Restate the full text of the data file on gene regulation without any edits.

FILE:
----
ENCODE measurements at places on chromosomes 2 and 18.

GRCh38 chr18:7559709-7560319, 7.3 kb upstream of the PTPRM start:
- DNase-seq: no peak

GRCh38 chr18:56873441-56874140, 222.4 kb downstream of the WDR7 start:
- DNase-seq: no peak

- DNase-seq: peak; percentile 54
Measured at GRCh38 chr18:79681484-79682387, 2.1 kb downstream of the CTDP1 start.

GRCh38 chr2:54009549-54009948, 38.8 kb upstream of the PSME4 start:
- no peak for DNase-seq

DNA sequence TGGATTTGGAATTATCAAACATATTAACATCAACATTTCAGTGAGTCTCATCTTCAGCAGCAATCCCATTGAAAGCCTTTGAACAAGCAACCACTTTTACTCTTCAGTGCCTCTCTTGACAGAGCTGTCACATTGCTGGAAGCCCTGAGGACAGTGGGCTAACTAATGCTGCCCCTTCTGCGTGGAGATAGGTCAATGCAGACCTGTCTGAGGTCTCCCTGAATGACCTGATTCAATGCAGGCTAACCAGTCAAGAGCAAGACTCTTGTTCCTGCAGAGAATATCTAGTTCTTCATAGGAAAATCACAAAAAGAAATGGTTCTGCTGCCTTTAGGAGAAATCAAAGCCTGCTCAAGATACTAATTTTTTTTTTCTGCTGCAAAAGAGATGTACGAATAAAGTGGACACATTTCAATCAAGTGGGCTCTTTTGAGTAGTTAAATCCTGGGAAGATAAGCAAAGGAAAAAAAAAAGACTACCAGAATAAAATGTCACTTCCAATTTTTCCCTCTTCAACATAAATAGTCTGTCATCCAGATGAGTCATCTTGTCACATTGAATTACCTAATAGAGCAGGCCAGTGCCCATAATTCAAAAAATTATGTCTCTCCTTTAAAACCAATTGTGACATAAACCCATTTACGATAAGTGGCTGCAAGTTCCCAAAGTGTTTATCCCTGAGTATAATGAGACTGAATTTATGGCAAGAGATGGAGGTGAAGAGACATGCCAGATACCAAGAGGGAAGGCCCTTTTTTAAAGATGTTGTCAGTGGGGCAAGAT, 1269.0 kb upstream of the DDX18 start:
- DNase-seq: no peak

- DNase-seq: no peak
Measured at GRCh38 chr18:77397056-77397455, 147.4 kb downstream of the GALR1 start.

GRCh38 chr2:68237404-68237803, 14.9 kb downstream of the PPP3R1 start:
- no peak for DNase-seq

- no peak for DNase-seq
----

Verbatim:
ENCODE measurements at places on chromosomes 2 and 18.

GRCh38 chr18:7559709-7560319, 7.3 kb upstream of the PTPRM start:
- DNase-seq: no peak

GRCh38 chr18:56873441-56874140, 222.4 kb downstream of the WDR7 start:
- DNase-seq: no peak

- DNase-seq: peak; percentile 54
Measured at GRCh38 chr18:79681484-79682387, 2.1 kb downstream of the CTDP1 start.

GRCh38 chr2:54009549-54009948, 38.8 kb upstream of the PSME4 start:
- no peak for DNase-seq

DNA sequence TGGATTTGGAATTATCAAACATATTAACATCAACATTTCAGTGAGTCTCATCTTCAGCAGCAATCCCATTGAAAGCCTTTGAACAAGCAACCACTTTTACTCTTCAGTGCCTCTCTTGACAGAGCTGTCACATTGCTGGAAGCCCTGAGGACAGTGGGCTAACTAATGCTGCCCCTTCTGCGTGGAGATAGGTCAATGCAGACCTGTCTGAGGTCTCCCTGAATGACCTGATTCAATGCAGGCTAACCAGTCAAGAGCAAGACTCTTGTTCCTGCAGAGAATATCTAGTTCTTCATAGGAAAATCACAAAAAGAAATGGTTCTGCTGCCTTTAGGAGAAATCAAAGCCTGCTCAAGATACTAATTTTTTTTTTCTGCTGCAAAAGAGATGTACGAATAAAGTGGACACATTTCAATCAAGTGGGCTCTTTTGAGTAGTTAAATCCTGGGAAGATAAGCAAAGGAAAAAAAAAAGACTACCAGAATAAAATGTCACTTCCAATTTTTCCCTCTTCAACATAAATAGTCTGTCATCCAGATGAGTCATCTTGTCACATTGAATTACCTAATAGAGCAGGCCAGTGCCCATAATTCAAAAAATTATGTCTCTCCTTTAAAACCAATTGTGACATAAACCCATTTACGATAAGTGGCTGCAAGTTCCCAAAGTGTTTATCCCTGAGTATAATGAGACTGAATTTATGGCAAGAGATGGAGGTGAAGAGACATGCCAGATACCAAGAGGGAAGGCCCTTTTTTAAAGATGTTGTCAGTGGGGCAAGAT, 1269.0 kb upstream of the DDX18 start:
- DNase-seq: no peak

- DNase-seq: no peak
Measured at GRCh38 chr18:77397056-77397455, 147.4 kb downstream of the GALR1 start.

GRCh38 chr2:68237404-68237803, 14.9 kb downstream of the PPP3R1 start:
- no peak for DNase-seq

- no peak for DNase-seq